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Bush's Poll Position Is Worst on Record

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posted on Apr, 11 2005 @ 01:21 PM
It seems Temporary has another credit to his presidential record that no other Presidents can claim since World War 2

We all know of how poll results can be manipulated but I still find it interesting, sort of like reading the Nation Enquire

Bush's Poll Position Is Worst on Record
Second Terms are Tough, and No President Has Banked Less Political Capital for the Fights Ahead
By Terry M. Neal Staff Writer
Monday, April 11, 2005; 8:29 AM


Gallup numbers taken in late March to poll numbers taken at the same point in the presidencies of the six previous men who served two terms:

Clinton: 59 percent approval versus 35 percent disapproval
Reagan: 56 percent versus 37 percent disapproval
Nixon: 57 percent versus 34 percent
Johnson: 69 percent versus 21 percent
Eisenhower: 65 percent versus 20 percent
Truman: 57 percent versus 24 percent

Bush's erosion of support among independents in particular has helped bring his overall approval rating down to 45 percent. Fort-nine percent disapprove of his performance.

True enough, Bush's numbers weren't all that high to begin with. In the last Gallup poll before the election, he was at 48 percent approval to 47 percent disapproval -- yet he still won and helped his party in the process.

Only 38 percent of respondents said they believed Bush had done an excellent or good job in his first 100 days, compared to 58 percent who believed he had done a fair or poor job,

The nation remains nearly evenly divided, yet Bush came out of the blocks as if he'd won by a Reaganesque landslide.

After the election, Bush signalled clearly that Social Security reform would be the first domestic priority of his second term.

Meanwhile, most polls show the public is strongly opposed to private accounts

Terri Schiavo
Most polls have shown widespread disapproval of the president's handling of the issue, even among Republicans.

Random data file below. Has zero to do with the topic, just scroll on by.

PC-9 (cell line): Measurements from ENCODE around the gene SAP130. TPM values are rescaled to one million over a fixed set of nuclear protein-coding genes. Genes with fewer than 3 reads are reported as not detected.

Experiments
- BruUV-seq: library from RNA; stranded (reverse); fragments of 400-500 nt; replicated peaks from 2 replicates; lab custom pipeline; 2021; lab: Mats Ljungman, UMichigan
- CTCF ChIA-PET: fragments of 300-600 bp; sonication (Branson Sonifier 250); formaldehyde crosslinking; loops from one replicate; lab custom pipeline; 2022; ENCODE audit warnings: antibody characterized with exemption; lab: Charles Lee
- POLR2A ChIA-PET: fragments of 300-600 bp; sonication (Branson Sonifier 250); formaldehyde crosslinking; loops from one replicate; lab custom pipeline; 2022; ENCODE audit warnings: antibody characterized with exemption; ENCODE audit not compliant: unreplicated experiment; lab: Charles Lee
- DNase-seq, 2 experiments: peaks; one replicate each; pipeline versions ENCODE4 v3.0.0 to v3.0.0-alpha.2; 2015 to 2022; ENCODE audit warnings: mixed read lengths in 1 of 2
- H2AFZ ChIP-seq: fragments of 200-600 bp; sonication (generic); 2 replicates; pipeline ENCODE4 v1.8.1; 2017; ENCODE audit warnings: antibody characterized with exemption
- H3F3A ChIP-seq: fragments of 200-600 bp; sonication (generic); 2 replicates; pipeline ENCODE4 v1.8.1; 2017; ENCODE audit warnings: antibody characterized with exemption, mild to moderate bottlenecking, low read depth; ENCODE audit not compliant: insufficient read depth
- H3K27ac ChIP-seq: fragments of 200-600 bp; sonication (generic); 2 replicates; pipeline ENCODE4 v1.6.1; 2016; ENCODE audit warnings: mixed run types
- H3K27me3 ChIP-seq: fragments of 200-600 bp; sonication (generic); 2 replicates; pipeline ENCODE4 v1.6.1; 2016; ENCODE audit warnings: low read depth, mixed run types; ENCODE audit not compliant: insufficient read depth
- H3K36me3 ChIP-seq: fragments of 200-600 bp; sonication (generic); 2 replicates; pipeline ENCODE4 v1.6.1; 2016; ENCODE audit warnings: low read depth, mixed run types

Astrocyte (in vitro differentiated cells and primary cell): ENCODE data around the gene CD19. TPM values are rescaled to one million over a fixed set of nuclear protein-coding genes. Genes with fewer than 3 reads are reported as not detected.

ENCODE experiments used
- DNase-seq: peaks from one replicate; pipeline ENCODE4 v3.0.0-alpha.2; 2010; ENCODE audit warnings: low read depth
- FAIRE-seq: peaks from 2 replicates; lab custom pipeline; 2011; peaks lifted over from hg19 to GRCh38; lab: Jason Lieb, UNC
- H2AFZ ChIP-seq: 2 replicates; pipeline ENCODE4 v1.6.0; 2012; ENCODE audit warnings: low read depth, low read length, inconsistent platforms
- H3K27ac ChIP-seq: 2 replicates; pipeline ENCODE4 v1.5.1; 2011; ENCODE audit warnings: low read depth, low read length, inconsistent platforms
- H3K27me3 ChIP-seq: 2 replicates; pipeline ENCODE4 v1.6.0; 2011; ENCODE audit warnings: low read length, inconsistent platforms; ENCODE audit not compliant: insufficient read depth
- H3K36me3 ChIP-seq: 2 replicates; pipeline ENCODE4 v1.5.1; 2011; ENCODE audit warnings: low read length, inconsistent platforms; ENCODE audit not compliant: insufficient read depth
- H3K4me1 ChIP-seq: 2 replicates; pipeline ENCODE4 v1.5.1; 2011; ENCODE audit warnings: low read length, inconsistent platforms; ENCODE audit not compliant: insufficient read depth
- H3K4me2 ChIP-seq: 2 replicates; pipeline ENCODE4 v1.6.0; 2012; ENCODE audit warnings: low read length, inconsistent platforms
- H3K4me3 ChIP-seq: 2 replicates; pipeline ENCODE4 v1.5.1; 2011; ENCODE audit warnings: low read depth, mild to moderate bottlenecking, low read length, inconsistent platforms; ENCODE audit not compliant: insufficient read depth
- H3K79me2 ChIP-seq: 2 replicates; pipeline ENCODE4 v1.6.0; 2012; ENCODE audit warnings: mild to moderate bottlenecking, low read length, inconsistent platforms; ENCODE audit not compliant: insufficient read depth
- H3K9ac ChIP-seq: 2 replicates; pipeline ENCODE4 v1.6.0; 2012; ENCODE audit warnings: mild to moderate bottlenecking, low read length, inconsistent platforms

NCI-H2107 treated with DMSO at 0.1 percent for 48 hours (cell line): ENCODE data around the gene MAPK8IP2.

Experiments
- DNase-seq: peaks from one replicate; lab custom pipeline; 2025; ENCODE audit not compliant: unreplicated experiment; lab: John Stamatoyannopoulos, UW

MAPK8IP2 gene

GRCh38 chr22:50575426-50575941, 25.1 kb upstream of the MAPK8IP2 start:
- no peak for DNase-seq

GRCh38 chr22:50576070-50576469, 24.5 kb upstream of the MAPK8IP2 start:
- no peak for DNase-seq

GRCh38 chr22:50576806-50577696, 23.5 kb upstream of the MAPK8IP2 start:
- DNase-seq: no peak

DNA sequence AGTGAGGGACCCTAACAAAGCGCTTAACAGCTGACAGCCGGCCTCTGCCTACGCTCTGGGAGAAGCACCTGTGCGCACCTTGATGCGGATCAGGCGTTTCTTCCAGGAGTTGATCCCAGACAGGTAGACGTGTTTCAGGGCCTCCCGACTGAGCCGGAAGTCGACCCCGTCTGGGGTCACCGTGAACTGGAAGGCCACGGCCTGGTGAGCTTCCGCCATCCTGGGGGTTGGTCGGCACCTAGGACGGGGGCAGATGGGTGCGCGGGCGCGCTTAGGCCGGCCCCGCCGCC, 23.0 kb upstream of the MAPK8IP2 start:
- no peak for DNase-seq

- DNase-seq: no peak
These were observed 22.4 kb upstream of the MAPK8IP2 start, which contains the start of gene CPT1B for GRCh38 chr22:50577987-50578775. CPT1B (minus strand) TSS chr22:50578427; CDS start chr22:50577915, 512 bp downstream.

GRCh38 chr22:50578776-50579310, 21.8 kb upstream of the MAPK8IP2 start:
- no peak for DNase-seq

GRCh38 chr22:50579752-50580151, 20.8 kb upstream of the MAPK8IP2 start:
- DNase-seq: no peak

Iraq: The recent Iraqi elections gave supporters of the president's foreign policy something to cheer about.

The public remains dissatisfied about the president's handling of Iraq, with 41 percent approving and 54 percent disapproving, according to the Westhill Journal poll.

The economy: A majority of Americans -- 56 percent according to the Westhill poll -- oppose the president's handling of the economy.
Of course, none of Bush's problem matters if the Democrats can't get on the same page

As it stands today, there's little evidence -- outside of the Social Security issue -- that the Democrats have changed all that much since Kerry's defeat in November.

posted on Apr, 11 2005 @ 10:31 PM
it's good to see that people are finally opening their eyes and actually considering all aspects of his job performance. I still think the turn is to be blamed on the Schiavo incident, he lost alot of the Christian support he had.

posted on Apr, 12 2005 @ 09:17 PM
WW, I agree that Bush lost some of his support due to his actions regarding the Schiavo situation.
I disagree as to why. I think he alienated thousands of people by interjecting himself into something clearly not the business of the federal government: congress, supreme court or the presidency.
One day the fed will learn not to involve itself in states' and private individuals' rights. I hope before it's too late.
I voted for the man but he was plain wrong to get involved in this issue.


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